Brenton Ward: So whether we're looking to offshore, whether we're to add recruit offshore or onshore, Jamie, you want to talk about now, just some of the fundamentals of that recruitment process. And again, I'll point everyone to where they can go on the vault to get more information on this as well. To dive deeper into it, identify the best candidates, and give us some of your best tips on this section of the recruitment process.
Jamie Johns: Yeah. Thanks, Brenton.
Like I guess the person decides, a lot of the time is efficient and saves water. And often the recruiter, the owner of the firm is the fish, and you can sort of go into these with rose-colored glasses. But so to sort of look through that and to see what to see the truth. I suppose that what I found is every point of contact I've had with a candidate reflects your attitude. So you've got some of those dot points there. So often the best candidates that are banned and help them a fan and worked with at Sky that always cooperate. They're always cooperative. They respond really quickly. Any forms, any questionnaires I ask about what would their previous managers, right then, ‘Tell us about your previous two jobs that you had going into detail. What were your strengths and weaknesses? Why did you leave that job?’ In all those questions, won't have a problem answering those questions and I'll do it quickly. And with that process with technology these days, all the best candidates I've come across, they're really efficient with technology. So whether it's, AMR or whatever, it might be it. You can just say that they fly around the computer and they Google the technology. I always show most of the time they'll show attention to detail. So if you ask a particular question, we need to start that job and we need to finish. ‘When did you finish it? And how many direct reports did you have?’ What if we just ask all these questions, they'll answer all these revealing questions and I'll answer them in usually precise data. Often the candidates will ask would question Brenton. So they don't just come in sort of reactive. They come in with questions about your own phone. ‘When did it start? How did you get where you are? Where's your fam going?’ The last few questions about you.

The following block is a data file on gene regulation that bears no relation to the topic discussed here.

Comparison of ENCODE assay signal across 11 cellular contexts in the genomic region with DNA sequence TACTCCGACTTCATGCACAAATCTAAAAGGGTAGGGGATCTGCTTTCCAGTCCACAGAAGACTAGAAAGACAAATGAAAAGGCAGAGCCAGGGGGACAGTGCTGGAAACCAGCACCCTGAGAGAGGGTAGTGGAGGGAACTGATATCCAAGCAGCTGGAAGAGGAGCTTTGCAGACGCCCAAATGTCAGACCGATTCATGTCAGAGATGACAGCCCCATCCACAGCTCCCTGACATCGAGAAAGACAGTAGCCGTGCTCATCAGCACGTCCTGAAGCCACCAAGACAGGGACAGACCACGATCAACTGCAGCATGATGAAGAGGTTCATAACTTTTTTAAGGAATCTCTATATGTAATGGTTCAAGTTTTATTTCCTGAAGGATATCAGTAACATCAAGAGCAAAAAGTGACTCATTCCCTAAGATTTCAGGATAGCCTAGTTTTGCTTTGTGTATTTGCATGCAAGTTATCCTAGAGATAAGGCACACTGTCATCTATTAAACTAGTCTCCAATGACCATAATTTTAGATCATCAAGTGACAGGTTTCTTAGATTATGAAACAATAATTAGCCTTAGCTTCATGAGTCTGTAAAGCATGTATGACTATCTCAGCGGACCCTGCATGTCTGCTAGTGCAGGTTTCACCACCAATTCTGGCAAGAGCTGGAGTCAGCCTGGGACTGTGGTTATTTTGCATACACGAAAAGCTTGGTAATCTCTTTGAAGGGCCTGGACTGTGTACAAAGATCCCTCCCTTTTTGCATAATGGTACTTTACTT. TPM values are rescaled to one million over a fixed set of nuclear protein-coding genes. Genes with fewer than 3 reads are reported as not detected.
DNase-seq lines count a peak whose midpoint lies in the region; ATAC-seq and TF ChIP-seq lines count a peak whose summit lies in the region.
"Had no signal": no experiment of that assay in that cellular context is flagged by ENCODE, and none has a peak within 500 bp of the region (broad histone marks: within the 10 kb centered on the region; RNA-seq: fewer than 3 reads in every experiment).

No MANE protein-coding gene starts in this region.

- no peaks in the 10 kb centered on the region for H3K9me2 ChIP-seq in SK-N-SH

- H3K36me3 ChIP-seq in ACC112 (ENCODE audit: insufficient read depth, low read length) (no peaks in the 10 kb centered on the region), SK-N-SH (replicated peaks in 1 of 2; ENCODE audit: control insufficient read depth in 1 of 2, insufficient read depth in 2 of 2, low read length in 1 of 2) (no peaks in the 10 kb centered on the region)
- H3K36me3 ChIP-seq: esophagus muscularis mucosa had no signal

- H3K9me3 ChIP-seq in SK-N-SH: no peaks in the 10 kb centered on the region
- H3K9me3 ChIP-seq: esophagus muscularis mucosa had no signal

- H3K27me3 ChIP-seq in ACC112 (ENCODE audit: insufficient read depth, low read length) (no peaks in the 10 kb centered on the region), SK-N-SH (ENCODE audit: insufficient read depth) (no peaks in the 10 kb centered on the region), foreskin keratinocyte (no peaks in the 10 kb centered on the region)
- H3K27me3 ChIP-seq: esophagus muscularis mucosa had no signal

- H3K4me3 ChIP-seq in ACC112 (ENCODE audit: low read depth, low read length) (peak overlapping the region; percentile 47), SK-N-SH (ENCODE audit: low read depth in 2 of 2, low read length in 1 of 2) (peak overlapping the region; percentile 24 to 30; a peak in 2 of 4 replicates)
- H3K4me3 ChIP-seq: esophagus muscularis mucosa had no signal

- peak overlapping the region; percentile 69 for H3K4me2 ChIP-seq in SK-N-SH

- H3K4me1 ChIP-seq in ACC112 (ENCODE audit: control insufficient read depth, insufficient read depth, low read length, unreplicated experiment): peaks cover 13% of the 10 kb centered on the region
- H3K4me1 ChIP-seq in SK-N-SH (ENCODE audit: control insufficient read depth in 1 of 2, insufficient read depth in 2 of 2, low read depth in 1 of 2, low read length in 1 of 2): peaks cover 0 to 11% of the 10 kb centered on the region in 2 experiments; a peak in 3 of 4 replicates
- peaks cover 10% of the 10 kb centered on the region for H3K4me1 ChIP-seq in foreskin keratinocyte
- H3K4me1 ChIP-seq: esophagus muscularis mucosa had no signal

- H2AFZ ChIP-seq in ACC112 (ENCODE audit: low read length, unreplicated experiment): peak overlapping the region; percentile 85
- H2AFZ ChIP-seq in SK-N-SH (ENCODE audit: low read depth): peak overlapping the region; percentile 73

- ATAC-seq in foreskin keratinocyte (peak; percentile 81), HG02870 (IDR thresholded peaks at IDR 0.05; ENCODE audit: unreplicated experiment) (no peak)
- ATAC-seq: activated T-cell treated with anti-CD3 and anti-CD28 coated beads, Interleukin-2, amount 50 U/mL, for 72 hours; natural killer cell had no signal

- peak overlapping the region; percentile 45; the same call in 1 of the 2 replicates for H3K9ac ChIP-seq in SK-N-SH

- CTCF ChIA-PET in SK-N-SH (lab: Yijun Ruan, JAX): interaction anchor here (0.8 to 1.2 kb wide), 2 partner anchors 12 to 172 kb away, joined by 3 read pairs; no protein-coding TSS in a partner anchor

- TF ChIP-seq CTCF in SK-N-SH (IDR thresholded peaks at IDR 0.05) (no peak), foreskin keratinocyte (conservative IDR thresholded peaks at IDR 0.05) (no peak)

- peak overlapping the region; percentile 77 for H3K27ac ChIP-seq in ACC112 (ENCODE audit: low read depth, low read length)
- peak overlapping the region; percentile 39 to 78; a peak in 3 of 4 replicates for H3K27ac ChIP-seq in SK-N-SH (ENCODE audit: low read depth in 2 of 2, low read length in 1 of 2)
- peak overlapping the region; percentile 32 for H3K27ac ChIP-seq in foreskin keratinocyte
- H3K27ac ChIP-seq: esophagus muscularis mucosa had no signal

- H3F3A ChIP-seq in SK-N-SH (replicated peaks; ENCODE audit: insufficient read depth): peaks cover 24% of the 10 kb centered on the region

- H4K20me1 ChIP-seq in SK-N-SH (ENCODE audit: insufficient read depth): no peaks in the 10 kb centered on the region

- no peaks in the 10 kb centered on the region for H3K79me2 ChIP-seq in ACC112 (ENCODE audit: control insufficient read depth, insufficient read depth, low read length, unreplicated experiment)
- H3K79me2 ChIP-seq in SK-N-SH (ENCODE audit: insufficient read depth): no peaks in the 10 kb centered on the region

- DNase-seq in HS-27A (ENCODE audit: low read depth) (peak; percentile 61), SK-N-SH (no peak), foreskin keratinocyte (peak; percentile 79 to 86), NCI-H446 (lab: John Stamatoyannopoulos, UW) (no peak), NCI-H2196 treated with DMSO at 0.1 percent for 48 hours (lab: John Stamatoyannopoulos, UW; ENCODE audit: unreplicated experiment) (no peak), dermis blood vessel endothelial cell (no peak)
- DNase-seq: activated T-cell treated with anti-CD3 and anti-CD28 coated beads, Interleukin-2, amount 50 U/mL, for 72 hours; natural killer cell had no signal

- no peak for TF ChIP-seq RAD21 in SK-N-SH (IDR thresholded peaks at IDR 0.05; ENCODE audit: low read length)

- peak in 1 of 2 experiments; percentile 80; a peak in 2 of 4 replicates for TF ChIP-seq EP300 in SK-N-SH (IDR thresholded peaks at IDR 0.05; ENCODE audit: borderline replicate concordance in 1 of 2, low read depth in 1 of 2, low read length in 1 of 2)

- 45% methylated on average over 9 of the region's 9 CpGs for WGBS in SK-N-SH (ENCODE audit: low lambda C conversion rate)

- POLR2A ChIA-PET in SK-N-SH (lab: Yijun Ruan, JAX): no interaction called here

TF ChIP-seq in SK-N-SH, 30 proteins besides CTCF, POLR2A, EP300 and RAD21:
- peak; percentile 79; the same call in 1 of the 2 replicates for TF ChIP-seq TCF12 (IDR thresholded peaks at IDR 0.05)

So, it's often not what we say not what they don't ask. It's what they do ask. Cause a lot of people would just sit there and not ask anything. And you'll just get a general feeling that they're really passionate about trying to work for someone good. They may have had a bad experience previously and they want to take a little bit more time or go that bit further in their effort to find someone that's good to work for. And the last one is they're organized, know they're being organized. They show up on the interview and they just give you the whole impression that they were organized and punctual and all that sort of thing. And a good man is just the basic little things. And I always think every interaction you have with a candidate reflects their attitude is the most important thing because you cannot train, you cannot generally change someone's attitude. And I'll set up the form and I'll sign it.
I think one of, one of the wise members in Ireland, there was a child at accountant and she came back to the fem ion and you'll recall this branch and said, well, what do I have to do these tests? Oh, I'm a child again. And all, then what I need to do these tests, you know?
Brenton Ward: Oh, perfect indicator.
Jamie Johns: So attitudes, everything. That's a big pilot.